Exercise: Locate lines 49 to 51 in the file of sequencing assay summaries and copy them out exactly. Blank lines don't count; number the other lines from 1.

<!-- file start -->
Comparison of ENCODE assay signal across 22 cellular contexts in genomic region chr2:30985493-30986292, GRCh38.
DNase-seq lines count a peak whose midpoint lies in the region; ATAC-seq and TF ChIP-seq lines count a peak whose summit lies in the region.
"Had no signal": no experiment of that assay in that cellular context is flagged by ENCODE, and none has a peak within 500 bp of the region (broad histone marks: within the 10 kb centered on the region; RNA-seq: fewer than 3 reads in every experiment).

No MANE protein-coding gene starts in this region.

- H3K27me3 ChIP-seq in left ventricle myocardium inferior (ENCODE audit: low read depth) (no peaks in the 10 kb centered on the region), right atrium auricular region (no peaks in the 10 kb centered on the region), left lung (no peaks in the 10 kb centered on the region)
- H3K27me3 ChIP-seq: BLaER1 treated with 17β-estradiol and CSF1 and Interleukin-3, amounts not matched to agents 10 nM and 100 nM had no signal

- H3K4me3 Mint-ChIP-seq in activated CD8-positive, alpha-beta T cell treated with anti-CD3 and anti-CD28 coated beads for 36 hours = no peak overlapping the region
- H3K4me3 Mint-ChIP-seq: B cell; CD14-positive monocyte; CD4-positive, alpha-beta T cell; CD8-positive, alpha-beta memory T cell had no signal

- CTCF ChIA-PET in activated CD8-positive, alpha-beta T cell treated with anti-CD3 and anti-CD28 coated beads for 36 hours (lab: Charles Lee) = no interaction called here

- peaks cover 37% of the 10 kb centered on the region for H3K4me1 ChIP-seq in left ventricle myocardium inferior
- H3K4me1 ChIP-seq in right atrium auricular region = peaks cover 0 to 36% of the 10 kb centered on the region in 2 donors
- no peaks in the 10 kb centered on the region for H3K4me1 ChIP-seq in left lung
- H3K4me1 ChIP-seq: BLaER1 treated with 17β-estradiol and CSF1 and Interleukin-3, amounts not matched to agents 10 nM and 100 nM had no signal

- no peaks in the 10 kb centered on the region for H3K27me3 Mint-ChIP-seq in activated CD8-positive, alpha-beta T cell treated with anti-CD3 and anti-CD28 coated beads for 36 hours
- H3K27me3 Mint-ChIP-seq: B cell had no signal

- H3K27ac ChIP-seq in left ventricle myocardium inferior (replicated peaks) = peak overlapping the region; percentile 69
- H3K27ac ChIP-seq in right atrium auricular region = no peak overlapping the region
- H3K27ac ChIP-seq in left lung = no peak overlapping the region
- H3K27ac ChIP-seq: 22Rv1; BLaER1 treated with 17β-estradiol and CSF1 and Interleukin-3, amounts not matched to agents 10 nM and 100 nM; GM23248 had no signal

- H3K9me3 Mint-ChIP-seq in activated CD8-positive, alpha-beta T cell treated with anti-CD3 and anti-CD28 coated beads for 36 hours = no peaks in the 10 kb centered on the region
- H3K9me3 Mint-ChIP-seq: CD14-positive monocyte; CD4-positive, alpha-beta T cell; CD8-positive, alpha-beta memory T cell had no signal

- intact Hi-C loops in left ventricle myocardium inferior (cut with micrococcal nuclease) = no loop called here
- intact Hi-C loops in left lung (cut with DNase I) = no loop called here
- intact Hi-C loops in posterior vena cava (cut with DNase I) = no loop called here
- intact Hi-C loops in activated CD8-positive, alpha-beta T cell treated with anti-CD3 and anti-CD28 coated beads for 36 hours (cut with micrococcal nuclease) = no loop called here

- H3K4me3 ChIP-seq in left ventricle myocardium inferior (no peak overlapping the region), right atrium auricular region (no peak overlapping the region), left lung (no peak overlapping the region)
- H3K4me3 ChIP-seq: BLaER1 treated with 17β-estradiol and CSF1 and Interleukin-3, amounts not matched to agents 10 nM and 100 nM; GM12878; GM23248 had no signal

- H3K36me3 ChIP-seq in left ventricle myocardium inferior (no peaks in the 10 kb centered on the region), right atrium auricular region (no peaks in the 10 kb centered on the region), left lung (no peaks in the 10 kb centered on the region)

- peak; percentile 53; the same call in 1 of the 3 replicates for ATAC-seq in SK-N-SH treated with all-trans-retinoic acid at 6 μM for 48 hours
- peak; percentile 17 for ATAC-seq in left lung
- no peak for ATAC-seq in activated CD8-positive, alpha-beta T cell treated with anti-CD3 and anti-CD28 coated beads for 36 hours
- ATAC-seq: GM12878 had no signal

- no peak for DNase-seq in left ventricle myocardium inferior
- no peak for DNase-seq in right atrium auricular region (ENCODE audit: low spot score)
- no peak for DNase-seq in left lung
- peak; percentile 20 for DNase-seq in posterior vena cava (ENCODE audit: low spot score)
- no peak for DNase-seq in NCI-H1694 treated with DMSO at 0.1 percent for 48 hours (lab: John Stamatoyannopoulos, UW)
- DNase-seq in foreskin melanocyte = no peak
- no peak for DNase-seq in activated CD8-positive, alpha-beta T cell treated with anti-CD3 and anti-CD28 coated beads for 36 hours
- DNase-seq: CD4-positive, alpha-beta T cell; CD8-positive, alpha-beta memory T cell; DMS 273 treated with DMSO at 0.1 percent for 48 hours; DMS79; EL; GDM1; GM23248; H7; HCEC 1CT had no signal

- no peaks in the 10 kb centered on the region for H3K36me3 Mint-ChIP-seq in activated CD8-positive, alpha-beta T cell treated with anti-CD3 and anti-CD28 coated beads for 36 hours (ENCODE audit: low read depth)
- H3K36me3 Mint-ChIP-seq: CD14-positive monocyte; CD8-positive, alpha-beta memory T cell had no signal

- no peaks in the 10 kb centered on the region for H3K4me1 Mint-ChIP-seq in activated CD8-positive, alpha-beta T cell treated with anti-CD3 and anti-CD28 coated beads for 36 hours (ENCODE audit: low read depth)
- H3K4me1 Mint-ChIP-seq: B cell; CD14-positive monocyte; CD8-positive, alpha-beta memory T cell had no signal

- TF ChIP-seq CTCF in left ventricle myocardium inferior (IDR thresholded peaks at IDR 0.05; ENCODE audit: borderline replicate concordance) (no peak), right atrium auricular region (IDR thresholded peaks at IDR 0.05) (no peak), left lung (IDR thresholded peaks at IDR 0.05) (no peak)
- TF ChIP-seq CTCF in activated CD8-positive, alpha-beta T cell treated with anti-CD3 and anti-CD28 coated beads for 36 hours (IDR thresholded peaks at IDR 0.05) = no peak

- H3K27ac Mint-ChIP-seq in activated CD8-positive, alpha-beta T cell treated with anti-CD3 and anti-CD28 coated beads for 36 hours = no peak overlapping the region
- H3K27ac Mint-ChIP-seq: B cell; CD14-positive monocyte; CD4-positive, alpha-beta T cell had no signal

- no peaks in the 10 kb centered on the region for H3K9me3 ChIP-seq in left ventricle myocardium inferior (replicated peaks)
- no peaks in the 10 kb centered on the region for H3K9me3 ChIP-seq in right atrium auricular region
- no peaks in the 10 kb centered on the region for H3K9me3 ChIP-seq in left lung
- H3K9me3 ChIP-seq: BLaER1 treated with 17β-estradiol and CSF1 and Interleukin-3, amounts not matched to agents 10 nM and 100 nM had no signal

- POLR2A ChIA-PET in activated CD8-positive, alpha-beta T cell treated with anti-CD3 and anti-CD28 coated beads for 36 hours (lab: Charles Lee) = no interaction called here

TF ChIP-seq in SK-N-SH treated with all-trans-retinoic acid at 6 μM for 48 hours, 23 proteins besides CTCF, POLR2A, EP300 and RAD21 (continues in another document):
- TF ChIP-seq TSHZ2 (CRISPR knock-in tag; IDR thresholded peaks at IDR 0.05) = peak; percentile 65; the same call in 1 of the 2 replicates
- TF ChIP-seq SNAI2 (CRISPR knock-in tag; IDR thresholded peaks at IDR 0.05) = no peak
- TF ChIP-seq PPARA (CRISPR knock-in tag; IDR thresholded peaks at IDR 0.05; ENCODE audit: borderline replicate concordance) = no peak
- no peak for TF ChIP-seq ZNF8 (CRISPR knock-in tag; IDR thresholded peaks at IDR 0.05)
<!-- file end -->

- no peaks in the 10 kb centered on the region for H3K9me3 ChIP-seq in left ventricle myocardium inferior (replicated peaks)
- no peaks in the 10 kb centered on the region for H3K9me3 ChIP-seq in right atrium auricular region
- no peaks in the 10 kb centered on the region for H3K9me3 ChIP-seq in left lung